In the mid-afternoon, dark clouds began to form over the Empire Polo Club. The wind also picked up, creating fears of a nasty storm. However, that didn’t stop attendees from having a good time.

At 4:35 p.m., the Jon Spencer Blues Explosion took the stage in the Gobi tent. The Blues Explosion never stopped in between sets, and was all over the place with material. One song that seemed to catch everyone’s attention was a cover of the Beastie Boys’ “She’s On It.” The crowd got a show one would expect from the Jon Spencer Blues Explosion, with loud volume, plenty of feedback and Jon Spencer working the crowd like the master of rock he is.

Around the time the sun went down, the threats of rain and high winds subsided—and delightfully cooler temps made the crowd more comfortable.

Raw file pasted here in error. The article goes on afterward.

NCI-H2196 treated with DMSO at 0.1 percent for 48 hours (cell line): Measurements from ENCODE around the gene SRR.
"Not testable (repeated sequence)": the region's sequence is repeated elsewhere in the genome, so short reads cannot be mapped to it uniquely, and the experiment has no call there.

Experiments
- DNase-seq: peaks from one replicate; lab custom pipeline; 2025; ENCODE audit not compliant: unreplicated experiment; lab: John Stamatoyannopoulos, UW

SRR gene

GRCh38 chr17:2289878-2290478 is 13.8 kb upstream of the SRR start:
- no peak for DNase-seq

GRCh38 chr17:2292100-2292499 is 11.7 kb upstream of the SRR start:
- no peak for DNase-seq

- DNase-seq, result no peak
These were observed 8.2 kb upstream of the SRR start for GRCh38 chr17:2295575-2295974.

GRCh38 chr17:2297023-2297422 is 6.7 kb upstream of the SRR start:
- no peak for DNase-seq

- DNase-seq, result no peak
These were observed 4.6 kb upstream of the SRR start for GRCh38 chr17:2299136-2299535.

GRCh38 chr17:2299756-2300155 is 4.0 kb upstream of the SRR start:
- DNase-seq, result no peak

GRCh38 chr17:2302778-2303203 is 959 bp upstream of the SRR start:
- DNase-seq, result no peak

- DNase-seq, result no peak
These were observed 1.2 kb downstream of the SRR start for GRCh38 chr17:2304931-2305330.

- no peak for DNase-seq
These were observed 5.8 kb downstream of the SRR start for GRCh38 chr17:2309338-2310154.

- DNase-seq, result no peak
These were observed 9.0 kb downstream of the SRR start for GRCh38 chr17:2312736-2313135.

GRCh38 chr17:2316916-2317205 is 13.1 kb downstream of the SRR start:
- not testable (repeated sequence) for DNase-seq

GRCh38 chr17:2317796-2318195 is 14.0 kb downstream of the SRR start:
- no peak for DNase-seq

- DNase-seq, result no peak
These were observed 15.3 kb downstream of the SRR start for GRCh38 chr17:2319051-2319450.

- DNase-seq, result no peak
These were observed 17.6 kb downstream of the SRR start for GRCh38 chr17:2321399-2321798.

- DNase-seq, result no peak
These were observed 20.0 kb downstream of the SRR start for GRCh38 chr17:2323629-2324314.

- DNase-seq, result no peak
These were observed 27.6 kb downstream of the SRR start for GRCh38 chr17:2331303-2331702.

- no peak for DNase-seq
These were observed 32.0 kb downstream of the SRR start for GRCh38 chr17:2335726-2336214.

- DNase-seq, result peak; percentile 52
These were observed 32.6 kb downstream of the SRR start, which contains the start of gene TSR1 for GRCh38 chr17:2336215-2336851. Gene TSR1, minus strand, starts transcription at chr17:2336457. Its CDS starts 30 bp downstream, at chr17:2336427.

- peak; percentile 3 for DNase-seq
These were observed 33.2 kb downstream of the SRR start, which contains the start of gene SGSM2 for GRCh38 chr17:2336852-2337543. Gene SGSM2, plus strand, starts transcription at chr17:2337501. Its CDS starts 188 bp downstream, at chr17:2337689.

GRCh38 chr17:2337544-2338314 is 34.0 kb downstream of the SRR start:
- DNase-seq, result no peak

When Chromeo took the Main stage at 7:40 p.m., a sizable crowd was waiting, even though Broken Bells were performing not too far away on the Outdoor stage. Chromeo did something daring: The band played two of their biggest songs first—“Night by Night” and “Hot Mess.” The smell of marijuana filled the air; glow sticks lit up; inflatable pool toys were held in the air; people were dancing all over the place. The energy was impressive, but could they manage to hold the crowd with their other material? The answer: a resounding yes. The band ended with “Fancy Footwork.”

The Replacements are on a reunion tour—and the members appeared to have some problems early in their set on the Outdoor stage. Before they took the stage, a couch was brought out and put in front of the drum riser. When the band members came out and started “Takin’ a Ride,” Replacements frontman Paul Westerberg didn’t seem as energetic as he had during other recent performances. The whole band was decked out in plaid suits and bowties, except for Westerberg.